Was surprised to see that some hams here had learned Morse from Boy Scout flashlights. That seems very difficult to me.
Anyway, was reading about early communication by light... heliographs (reflected sunlight) and signal lamps. http://en.wikipedia.org/wiki/Heliograph
"The distance that heliograph signals could be seen depended on the clarity of the sky and the size of the mirrors used. A clear line of sight was required, and since the earth's surface is curved, the highest convenient points were used. Under ordinary conditions, a flash could be seen 30 miles (48 km) with the naked eye, and much farther with a telescope. The maximum range was considered to be 10 miles for each inch of mirror diameter. Mirrors ranged from 1.5 inches to 12 inches or more. The record distance was established by a detachment of U.S. signal sergeants by the inter-operation of stations on Mount Ellen, Utah, and Mount Uncompahgre, Colorado, 183 miles (295 km) apart on Sept 17, 1894, with Signal Corps heliographs carrying mirrors only 8 inches square.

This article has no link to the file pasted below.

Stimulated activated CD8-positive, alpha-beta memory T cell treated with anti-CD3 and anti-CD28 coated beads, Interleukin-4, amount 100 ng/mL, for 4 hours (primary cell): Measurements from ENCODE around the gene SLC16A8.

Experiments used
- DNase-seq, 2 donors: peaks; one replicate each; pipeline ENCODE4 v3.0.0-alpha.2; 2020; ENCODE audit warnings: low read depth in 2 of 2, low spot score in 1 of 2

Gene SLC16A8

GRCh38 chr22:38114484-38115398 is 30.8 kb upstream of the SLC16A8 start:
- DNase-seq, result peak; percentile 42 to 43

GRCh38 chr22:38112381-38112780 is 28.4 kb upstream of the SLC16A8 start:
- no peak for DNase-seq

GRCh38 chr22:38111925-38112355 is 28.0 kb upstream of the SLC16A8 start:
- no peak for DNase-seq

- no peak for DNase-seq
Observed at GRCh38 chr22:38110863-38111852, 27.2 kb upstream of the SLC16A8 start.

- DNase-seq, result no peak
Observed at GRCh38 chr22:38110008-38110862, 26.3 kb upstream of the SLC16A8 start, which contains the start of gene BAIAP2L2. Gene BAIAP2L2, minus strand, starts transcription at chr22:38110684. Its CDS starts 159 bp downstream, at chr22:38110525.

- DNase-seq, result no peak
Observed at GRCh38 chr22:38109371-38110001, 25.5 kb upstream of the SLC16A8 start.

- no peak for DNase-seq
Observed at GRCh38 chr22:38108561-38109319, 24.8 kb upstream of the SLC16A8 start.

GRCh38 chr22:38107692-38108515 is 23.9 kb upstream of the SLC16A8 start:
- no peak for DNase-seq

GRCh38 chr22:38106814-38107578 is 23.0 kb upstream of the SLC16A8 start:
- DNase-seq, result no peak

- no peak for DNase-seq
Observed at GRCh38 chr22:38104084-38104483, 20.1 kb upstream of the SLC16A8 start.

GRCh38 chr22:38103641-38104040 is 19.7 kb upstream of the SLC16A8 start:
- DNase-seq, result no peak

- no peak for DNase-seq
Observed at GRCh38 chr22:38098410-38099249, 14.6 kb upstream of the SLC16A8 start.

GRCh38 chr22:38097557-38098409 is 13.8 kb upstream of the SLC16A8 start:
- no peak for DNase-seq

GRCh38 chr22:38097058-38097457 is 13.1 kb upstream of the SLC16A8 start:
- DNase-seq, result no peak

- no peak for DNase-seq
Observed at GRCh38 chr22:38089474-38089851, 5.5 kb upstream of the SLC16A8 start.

And isn't this interesting of signal lamps (like those used on war ships):
"Although it was originally thought that it was only possible to communicate by line-of-sight, in practice it was possible to illuminate cloud bases both during the night and day which allowed for communication beyond the horizon."http://en.wikipedia.org/wiki/Signal_lamp